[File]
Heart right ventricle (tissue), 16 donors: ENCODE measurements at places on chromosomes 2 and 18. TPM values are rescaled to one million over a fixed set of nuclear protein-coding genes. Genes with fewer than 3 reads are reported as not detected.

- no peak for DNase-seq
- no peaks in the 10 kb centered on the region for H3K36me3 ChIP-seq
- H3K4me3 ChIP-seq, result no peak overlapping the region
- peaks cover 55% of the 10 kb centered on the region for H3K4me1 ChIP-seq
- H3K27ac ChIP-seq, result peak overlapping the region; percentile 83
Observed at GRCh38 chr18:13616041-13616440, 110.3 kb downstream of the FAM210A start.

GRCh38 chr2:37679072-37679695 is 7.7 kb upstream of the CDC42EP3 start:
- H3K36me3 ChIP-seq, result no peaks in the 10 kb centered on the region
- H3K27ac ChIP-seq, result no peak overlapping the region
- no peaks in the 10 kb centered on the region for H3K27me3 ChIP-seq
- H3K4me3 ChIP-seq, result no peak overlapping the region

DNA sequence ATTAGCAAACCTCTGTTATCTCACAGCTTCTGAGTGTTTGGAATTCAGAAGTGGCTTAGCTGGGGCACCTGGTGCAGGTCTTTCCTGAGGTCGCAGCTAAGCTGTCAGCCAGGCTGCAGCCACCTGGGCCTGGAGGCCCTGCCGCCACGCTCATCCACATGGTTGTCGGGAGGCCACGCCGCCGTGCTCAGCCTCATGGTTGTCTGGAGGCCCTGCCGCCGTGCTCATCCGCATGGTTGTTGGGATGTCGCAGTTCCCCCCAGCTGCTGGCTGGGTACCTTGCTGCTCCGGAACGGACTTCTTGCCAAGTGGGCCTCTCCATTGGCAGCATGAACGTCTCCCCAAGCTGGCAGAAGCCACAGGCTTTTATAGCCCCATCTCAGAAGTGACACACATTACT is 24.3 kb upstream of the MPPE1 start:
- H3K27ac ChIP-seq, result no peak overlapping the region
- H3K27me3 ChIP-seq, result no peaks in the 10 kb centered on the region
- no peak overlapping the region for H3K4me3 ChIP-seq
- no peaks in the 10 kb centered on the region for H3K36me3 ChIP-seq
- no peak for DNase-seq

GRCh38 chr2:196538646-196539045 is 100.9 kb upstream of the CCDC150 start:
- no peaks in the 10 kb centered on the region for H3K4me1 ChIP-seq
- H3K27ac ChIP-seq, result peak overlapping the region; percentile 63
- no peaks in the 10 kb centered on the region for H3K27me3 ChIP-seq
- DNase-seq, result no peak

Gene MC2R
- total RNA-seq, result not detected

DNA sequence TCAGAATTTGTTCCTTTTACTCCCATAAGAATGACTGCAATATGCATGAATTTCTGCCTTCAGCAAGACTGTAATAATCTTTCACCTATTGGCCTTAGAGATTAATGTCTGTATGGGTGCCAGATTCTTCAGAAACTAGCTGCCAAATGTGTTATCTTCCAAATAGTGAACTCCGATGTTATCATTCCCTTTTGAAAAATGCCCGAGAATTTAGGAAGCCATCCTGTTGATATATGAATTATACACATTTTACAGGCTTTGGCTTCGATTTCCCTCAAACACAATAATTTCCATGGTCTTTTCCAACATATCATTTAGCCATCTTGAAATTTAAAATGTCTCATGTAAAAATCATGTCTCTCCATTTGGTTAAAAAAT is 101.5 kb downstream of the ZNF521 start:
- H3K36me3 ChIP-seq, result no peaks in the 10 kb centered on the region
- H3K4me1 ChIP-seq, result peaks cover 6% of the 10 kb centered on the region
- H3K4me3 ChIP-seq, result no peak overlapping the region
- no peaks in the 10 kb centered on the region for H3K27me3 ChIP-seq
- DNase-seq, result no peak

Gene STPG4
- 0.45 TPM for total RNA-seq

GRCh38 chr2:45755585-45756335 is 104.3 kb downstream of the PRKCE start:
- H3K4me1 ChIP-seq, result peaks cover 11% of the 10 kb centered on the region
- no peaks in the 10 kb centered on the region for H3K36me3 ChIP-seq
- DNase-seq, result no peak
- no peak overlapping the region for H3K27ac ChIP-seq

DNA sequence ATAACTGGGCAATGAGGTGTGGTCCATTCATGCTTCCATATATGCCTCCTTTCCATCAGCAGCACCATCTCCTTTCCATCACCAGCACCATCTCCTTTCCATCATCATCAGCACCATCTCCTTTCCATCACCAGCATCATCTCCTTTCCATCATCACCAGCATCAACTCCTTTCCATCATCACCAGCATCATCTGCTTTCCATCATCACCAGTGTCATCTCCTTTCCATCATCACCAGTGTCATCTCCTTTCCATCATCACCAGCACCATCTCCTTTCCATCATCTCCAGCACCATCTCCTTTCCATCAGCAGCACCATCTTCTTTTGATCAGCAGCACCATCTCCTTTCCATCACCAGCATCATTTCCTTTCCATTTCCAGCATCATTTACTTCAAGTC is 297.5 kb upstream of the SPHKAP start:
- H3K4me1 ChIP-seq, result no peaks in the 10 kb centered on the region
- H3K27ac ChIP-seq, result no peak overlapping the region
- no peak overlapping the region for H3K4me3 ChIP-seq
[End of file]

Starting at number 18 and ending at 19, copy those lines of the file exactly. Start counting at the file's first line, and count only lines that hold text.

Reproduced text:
- no peak for DNase-seq

GRCh38 chr2:196538646-196539045 is 100.9 kb upstream of the CCDC150 start: